Funds raised through taxation can achieve redistributive aims by being disbursed as welfare benefits or public spending on, say, health or education. Survey questions have asked about support for increased spending on all together and specifically on welfare benefits, even if it should involve higher taxes. The right-hand panel of Figure 2 shows a sharp continuing decline in support for spending on these items throughout recent years, not evidently arrested in any way by the crisis possibly because of its perceived adverse effect on public finances. A question on whether welfare spending discourages self-reliance was asked only in earlier years; the perception that it does not also shows a decline. 3.1.3.2

Voter opinion and age

Incomes are, of course, neither fixed nor certain and income taxation, besides affecting inequality within years, also provides redistribution within lifetimes and between generations. It is possible to follow generations across repeated cross-sections by grouping respondents according to date of birth. Figure 3 does this, plotting support for redistribution in one panel and support for increased spending on social benefits, health and education in the other against average age for seven different date-of-birth cohorts. Interestingly, the patterns over time seen in the aggregate - declining support for redistribution reversing in the most recent years and ongoing recent declining support for public spending - are a common feature across generations (except possibly for the very oldest). Equally significantly, younger cohorts are typically less supportive than were older ones at similar ages, particularly in later years, suggesting a possible cross-generational decline in positive attitudes to redistribution and public spending.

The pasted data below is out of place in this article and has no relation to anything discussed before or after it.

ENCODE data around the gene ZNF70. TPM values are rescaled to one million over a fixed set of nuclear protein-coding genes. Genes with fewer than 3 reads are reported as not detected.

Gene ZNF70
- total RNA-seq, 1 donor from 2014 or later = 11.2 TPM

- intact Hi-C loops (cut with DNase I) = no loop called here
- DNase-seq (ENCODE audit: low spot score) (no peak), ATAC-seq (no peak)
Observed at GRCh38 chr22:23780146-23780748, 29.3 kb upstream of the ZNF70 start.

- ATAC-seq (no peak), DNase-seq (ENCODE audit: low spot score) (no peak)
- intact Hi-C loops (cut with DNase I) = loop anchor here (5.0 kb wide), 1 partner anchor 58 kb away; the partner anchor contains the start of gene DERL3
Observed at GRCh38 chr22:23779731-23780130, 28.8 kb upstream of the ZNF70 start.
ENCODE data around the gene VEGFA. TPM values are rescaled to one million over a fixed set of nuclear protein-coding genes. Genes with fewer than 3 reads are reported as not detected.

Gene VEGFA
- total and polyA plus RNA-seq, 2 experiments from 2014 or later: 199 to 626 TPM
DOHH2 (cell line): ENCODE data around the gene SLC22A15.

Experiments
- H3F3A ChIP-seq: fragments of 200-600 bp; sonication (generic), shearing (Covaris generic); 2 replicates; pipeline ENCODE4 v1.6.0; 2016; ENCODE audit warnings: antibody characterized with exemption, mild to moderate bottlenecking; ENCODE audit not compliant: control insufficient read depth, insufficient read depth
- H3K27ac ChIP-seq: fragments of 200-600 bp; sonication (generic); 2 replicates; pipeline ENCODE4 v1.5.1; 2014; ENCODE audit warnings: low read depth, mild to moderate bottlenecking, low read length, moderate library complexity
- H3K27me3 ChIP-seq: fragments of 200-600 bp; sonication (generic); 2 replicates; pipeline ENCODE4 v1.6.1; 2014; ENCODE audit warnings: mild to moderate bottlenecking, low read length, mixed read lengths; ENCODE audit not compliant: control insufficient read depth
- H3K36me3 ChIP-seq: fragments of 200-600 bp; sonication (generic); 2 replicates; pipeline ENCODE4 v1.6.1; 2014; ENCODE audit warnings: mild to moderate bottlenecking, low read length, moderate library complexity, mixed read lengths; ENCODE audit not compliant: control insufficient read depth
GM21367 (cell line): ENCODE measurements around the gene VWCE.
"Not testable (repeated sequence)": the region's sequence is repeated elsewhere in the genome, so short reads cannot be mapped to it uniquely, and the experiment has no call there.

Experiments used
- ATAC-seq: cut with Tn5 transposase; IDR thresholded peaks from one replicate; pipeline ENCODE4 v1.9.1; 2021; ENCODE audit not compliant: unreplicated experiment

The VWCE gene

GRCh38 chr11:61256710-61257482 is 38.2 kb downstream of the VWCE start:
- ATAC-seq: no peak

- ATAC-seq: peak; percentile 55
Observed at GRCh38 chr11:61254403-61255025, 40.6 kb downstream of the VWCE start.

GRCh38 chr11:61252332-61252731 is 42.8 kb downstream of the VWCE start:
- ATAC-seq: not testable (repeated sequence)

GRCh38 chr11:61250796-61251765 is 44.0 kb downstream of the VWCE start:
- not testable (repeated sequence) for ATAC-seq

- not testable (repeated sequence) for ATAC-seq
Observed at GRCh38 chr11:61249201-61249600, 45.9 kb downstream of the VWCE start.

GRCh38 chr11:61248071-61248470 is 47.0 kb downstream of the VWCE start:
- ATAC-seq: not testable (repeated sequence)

Figure 3 – Opinion by year, different cohorts 1986 – 2013

Source: Author's calculations from British Social Attitudes data

3.1.3.3

Voter opinion and income

The standard political economy explanation relies on the idea that support for redistribution is strongest among low income households. Figure 4 shows the evidence, using the same six questions. Support for positions positive towards redistribution and public spending are plotted here against position in the income distribution 6. Approval of government redistribution is modestly negatively related to income but not in anything like as strong a fashion as would be predicted by cruder models of political economy 7. The poorest households are most supportive of higher spending but highest income respondents are not notably less prepared to recognise need or more inclined to worry about effects on self-reliance 8. Nor is there any pronounced incomerelated pattern to support for public spending 9. To an extent this may be because voters' information about their own positions in the income distribution may be poor 10. A question in BSA 2004 explored this by asking individuals what proportion of the population they believed to be worse off than them. Figure 5 shows that self-assessed position is far more concentrated around the centre of the distribution than would be so if perceptions were accurate 11 and the correlation with true position is positive but far from perfect (see Taylor-Gooby, Hastie and Bromley, 2003; Evans and Kelley, 2004; Sefton, 2005). A question fielded in the 1990s asking individuals to rate their own incomes as high, medium or low and to give an opinion on whether taxes on different income levels should be reduced or increased did show